"Yeah..." I said. "I just liked them."
The rabbi told me a story. Some people say that, for some of those who are not raised in Jewish families, there is a latent Jewish spirit within them, which is reignited, like a flame, when they experience Jewish ways.
I bit my lip, fighting back tears.
I remembered in 2003, when I was part of the Weaver's group, and I wrote those songs, what my Jewish Weaver-Sister said to me at the time. One of the songs I wrote was very long, very epic, and very dramatic. I rocked back and forth with my eyes closed as I sang it. It was about the creation of the universe, the earth, the rise of humanity, the destruction of civilization, and the endurance and sort of rebirth of humanity. I heard an entire orchestra behind me as I wrote it, and as I sang it. The melody wandered in places, and there is some primitive wailing in parts. I was told, at the time I presented my song to the group, that the cadence of my voice and the movement of the melody sounded very Hebrew. My Jewish Weaver-Sister actually invited me to attend services at her temple, so I could hear what she was talking about. I've never heard Hebrew music before.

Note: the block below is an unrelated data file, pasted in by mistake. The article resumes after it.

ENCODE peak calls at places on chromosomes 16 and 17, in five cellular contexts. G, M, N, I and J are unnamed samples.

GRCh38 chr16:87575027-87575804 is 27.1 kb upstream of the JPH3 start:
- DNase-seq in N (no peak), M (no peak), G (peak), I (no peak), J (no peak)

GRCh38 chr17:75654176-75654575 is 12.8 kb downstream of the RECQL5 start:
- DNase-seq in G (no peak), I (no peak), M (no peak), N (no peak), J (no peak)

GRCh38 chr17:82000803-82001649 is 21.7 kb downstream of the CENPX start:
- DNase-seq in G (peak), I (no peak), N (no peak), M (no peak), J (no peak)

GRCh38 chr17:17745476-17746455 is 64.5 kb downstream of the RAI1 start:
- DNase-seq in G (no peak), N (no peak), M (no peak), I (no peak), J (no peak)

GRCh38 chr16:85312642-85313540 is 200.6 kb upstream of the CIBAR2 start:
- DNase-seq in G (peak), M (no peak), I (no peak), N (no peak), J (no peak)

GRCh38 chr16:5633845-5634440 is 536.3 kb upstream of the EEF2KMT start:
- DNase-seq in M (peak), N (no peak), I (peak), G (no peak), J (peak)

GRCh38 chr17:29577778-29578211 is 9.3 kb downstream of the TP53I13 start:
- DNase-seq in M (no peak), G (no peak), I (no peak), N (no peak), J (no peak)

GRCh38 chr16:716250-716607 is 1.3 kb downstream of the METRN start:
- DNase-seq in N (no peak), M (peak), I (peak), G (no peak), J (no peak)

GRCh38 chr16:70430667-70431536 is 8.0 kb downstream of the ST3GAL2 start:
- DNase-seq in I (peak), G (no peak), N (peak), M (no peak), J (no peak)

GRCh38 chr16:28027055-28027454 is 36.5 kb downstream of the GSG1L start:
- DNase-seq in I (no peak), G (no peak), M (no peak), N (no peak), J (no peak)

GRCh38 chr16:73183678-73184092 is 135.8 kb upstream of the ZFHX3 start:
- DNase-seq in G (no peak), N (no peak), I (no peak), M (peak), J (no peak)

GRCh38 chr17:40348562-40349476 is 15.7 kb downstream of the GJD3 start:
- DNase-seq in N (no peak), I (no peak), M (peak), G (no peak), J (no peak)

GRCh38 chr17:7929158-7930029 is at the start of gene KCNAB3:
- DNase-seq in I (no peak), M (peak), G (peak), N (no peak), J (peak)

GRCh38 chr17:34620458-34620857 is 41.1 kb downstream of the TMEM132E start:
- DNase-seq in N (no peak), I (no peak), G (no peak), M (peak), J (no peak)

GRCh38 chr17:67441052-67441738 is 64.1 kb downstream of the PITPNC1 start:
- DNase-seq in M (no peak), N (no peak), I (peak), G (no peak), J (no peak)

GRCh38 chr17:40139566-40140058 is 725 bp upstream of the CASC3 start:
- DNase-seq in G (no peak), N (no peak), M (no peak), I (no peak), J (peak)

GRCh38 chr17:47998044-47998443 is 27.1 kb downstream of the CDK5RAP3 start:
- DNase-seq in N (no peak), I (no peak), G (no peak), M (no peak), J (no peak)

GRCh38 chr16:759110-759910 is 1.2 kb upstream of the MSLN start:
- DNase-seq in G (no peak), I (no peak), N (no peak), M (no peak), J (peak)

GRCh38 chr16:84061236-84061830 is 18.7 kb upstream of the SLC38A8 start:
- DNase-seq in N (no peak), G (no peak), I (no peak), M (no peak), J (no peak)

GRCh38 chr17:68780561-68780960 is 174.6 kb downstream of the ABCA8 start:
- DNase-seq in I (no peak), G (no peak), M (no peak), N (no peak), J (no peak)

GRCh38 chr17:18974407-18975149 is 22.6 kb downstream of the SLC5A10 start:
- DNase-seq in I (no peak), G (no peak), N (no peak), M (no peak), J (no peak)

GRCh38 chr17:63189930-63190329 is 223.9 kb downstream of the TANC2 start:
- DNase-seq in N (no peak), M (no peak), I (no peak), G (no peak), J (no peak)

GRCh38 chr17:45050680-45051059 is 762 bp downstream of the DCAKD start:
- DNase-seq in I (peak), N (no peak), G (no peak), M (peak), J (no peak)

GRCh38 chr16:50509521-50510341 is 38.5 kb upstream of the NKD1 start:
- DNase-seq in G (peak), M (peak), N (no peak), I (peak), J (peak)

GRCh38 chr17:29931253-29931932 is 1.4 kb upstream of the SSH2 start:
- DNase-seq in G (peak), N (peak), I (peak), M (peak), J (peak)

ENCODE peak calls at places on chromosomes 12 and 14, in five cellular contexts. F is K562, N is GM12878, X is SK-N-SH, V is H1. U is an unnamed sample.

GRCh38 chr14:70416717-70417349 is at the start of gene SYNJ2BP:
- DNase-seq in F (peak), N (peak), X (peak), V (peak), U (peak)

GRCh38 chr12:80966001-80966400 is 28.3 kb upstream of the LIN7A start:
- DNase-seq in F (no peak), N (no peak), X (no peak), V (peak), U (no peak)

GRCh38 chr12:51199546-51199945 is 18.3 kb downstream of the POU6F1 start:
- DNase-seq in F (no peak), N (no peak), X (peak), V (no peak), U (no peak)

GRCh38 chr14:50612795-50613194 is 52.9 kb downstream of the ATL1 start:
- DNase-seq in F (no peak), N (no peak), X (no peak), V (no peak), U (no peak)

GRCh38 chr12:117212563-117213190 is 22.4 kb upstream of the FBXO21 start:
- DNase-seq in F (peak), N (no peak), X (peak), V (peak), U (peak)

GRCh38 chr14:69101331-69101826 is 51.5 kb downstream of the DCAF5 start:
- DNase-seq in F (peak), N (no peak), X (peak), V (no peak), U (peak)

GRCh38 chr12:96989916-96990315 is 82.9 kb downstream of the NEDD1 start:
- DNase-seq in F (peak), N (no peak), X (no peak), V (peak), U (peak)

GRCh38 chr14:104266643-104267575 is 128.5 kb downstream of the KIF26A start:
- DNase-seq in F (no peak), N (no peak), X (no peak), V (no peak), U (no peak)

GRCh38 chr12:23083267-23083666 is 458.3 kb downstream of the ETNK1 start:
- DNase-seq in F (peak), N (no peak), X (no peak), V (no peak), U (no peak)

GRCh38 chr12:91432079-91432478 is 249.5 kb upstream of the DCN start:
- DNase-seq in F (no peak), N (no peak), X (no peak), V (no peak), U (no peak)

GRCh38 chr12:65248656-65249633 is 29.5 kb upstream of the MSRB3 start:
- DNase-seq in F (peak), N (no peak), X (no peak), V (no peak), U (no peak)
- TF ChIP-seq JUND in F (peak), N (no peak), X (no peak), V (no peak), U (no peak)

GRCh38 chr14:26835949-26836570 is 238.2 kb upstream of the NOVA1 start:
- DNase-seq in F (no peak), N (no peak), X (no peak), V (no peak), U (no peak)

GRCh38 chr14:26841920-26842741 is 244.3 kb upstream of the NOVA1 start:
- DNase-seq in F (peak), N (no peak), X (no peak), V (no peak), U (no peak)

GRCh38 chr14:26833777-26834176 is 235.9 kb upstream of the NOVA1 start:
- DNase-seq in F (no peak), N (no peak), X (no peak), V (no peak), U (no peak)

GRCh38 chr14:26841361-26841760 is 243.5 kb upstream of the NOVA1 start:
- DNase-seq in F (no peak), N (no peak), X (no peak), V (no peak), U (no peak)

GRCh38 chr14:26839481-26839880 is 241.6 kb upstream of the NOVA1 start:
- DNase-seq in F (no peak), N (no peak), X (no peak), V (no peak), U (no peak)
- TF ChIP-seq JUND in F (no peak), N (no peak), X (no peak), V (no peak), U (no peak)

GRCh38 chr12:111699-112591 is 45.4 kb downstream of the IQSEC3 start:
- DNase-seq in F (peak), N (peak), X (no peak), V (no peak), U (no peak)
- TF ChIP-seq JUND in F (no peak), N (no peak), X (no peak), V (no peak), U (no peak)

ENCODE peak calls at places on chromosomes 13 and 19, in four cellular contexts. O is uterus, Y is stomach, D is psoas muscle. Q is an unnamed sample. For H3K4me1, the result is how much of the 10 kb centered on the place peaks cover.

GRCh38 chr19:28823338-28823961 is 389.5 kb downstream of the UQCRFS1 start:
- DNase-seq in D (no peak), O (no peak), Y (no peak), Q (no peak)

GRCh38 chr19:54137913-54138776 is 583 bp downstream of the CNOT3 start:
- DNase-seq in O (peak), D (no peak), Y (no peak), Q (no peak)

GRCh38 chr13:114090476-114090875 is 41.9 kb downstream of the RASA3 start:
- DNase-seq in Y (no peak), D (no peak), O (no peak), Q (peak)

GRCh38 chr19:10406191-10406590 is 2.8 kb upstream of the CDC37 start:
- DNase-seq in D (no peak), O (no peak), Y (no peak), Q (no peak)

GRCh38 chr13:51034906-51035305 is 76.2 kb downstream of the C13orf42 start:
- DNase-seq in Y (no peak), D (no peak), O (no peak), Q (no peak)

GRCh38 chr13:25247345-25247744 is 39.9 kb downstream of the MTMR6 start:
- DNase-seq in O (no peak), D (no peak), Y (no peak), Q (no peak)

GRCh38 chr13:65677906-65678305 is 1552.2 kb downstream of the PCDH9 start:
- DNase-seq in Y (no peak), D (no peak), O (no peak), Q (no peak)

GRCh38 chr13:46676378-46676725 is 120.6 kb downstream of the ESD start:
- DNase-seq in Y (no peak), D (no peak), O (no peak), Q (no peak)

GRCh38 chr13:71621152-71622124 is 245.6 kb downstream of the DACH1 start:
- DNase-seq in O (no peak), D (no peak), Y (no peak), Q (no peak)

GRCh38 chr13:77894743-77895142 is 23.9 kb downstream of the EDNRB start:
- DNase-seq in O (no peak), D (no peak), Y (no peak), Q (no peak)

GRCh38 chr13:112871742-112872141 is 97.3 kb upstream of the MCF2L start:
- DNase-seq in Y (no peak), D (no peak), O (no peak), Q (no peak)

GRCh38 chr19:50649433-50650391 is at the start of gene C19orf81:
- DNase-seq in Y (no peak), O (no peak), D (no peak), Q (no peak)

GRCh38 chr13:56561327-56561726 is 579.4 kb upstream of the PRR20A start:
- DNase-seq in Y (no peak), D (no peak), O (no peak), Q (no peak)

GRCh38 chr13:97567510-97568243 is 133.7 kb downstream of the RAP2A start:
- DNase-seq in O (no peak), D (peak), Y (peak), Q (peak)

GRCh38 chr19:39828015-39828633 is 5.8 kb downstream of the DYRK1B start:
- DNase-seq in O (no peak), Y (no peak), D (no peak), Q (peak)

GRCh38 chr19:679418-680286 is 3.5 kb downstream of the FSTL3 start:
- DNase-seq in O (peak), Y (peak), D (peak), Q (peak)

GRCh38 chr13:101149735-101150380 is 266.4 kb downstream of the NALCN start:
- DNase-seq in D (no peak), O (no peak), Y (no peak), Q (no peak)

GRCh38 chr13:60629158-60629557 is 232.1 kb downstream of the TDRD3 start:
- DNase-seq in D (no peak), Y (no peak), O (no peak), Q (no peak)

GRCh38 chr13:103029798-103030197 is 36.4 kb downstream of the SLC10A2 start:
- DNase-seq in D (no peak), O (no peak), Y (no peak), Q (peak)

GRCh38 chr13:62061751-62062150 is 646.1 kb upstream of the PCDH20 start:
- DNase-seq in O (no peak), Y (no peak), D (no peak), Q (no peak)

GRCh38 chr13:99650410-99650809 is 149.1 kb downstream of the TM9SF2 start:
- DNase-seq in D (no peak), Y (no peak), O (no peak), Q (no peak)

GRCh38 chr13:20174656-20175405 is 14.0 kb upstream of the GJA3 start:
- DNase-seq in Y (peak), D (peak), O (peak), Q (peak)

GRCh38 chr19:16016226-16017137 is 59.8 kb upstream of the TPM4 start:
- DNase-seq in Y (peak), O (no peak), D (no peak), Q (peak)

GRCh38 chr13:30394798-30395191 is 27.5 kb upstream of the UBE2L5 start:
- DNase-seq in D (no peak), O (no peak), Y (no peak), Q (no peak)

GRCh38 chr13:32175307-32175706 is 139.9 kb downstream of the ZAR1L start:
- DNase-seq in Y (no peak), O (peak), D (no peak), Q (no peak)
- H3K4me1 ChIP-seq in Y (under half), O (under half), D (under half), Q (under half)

I never got a chance to attend services with her, but my interest was peaked. I got to know a Klezmer singer at my church, and we had a conversation about tribal music from various cultures.